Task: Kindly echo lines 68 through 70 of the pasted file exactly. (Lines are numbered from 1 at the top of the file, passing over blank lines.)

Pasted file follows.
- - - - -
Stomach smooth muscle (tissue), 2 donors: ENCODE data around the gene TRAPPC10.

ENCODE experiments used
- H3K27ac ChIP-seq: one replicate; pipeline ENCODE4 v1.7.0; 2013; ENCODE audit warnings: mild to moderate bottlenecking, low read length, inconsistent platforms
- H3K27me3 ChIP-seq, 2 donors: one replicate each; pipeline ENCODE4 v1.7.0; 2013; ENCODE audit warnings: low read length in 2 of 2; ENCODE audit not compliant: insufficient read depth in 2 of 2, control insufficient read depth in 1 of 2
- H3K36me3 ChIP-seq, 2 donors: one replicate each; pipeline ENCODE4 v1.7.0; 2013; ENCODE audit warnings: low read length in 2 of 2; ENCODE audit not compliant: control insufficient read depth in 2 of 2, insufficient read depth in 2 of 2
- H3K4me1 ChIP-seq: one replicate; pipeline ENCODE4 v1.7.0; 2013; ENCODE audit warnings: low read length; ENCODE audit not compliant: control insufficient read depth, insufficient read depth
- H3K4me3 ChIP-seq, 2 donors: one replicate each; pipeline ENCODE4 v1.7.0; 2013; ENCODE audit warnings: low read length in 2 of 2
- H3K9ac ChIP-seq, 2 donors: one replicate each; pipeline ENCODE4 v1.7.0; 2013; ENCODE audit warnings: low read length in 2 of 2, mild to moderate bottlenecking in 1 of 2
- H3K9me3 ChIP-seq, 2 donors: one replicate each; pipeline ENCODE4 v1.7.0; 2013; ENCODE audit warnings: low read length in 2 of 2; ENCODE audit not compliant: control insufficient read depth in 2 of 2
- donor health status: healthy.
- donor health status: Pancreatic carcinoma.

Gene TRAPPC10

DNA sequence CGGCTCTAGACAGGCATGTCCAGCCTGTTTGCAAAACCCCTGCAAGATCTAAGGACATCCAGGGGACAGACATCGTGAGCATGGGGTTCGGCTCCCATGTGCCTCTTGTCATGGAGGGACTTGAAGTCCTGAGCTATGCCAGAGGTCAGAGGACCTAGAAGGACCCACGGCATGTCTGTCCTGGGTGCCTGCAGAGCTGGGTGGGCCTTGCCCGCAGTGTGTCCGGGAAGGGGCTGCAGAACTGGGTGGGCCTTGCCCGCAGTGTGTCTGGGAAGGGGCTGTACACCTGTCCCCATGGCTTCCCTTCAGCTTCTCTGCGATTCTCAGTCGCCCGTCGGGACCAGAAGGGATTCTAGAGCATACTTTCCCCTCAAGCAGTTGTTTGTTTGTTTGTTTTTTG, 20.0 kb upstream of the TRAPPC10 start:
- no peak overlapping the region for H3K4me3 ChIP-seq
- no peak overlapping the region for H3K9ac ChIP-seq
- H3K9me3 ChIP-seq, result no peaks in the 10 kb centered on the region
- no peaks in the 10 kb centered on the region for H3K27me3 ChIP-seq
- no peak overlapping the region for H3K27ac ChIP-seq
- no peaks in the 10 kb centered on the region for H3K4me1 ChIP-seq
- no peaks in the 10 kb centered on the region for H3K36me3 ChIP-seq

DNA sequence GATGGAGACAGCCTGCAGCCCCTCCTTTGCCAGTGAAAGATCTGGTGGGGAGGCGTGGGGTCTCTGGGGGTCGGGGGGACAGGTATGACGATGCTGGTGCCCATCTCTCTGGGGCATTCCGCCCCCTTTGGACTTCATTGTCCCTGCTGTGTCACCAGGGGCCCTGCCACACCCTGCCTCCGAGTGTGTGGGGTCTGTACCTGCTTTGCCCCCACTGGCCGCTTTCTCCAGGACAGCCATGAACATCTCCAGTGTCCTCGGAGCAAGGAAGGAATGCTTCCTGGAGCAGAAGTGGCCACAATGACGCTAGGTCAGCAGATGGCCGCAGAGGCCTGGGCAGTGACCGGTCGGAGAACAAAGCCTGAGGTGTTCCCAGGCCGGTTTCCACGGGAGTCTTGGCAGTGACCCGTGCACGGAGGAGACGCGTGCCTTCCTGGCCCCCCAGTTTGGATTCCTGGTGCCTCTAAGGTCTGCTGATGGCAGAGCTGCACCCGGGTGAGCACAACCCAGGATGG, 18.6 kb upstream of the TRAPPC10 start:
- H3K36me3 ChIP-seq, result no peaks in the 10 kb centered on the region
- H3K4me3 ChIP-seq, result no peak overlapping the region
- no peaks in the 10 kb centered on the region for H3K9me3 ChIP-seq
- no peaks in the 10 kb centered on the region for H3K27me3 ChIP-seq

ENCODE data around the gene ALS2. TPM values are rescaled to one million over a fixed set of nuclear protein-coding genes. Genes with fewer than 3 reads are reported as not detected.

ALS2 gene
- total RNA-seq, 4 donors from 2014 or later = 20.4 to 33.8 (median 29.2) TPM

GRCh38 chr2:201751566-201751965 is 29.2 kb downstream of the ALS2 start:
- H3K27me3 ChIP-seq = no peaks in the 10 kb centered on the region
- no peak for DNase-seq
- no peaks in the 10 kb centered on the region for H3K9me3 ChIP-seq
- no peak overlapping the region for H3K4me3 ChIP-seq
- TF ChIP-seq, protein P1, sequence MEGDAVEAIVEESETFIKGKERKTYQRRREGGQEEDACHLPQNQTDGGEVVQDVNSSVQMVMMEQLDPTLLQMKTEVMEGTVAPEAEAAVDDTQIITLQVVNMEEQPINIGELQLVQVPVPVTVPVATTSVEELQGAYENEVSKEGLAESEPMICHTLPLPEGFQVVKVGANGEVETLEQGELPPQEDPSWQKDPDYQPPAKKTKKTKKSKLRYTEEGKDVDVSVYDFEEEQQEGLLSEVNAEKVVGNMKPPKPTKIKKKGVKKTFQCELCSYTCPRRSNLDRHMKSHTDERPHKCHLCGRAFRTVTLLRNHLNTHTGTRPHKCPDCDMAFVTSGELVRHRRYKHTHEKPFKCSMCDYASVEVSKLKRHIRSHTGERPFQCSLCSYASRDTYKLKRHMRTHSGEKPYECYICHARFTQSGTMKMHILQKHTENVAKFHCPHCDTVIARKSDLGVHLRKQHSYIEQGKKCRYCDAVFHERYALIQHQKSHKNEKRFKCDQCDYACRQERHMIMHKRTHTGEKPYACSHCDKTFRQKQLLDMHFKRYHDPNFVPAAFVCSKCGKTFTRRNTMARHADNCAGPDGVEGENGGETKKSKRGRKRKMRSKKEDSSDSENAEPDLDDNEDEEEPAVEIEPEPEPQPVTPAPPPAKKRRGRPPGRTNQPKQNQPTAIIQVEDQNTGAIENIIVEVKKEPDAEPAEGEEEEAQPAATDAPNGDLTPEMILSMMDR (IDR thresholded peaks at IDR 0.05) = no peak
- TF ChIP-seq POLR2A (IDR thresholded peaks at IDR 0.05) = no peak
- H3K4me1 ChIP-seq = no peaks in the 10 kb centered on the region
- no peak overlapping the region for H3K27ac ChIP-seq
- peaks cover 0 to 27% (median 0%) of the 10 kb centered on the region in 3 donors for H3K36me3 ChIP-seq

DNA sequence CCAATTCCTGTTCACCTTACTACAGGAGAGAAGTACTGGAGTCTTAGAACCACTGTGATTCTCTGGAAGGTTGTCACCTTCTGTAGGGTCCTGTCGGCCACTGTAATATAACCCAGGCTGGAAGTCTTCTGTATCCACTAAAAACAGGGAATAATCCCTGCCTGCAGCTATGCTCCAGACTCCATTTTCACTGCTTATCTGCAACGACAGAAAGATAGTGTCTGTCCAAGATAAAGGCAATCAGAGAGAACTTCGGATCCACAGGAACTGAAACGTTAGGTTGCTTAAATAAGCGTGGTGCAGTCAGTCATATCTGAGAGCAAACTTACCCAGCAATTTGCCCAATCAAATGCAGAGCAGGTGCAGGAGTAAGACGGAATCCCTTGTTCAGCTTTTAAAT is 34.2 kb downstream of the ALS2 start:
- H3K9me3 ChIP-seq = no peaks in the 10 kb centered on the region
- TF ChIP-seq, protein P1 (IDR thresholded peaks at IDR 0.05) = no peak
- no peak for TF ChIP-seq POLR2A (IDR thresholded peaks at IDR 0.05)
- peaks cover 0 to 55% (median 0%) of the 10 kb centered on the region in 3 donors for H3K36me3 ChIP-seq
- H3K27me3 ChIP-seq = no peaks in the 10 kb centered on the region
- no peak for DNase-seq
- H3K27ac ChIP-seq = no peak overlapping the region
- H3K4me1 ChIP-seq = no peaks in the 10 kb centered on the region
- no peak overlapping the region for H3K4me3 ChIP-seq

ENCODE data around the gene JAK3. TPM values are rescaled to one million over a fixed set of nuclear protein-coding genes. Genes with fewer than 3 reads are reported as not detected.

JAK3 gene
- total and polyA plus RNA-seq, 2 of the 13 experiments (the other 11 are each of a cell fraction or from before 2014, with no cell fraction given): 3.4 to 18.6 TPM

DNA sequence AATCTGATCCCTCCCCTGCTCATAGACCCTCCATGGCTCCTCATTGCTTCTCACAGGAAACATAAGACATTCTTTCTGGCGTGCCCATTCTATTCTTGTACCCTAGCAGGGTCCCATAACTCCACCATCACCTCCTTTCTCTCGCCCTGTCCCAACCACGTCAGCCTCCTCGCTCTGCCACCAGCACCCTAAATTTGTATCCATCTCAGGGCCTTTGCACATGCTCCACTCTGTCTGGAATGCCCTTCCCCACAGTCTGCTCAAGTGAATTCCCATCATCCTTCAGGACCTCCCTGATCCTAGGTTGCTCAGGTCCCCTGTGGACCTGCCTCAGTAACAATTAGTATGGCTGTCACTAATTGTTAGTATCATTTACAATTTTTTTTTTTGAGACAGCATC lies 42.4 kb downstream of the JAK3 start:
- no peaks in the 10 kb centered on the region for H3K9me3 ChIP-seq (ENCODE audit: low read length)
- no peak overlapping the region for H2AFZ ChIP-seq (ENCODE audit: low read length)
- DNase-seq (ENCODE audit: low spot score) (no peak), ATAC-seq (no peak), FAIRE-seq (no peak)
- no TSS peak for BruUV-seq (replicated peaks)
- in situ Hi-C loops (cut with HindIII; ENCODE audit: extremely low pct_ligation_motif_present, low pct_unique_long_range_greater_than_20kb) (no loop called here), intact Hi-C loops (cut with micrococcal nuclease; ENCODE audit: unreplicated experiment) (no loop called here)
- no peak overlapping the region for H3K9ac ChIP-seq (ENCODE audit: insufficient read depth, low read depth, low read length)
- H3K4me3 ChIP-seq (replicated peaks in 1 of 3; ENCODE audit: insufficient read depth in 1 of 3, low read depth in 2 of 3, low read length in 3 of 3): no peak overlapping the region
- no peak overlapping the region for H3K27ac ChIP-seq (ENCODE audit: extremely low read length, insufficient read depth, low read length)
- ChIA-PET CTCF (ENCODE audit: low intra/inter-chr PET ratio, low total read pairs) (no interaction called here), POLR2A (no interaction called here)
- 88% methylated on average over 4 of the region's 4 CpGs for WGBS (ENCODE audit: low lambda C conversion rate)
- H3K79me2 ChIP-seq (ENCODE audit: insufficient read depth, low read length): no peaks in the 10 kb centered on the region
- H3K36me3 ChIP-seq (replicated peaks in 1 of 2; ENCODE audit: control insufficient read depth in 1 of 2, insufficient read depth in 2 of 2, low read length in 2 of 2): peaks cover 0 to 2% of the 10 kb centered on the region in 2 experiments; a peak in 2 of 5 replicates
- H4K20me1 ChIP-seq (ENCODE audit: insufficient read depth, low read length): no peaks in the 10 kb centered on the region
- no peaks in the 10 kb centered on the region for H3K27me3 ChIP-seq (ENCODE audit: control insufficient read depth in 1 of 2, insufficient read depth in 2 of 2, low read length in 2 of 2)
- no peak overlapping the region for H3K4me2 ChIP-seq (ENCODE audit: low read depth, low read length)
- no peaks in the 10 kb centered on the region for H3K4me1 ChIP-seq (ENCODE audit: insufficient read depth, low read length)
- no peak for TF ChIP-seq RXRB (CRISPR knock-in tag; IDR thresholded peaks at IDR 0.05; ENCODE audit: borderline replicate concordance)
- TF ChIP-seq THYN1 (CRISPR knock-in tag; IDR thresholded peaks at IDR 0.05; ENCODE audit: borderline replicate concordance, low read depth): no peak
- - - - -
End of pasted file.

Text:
- no peaks in the 10 kb centered on the region for H3K4me1 ChIP-seq (ENCODE audit: insufficient read depth, low read length)
- no peak for TF ChIP-seq RXRB (CRISPR knock-in tag; IDR thresholded peaks at IDR 0.05; ENCODE audit: borderline replicate concordance)
- TF ChIP-seq THYN1 (CRISPR knock-in tag; IDR thresholded peaks at IDR 0.05; ENCODE audit: borderline replicate concordance, low read depth): no peak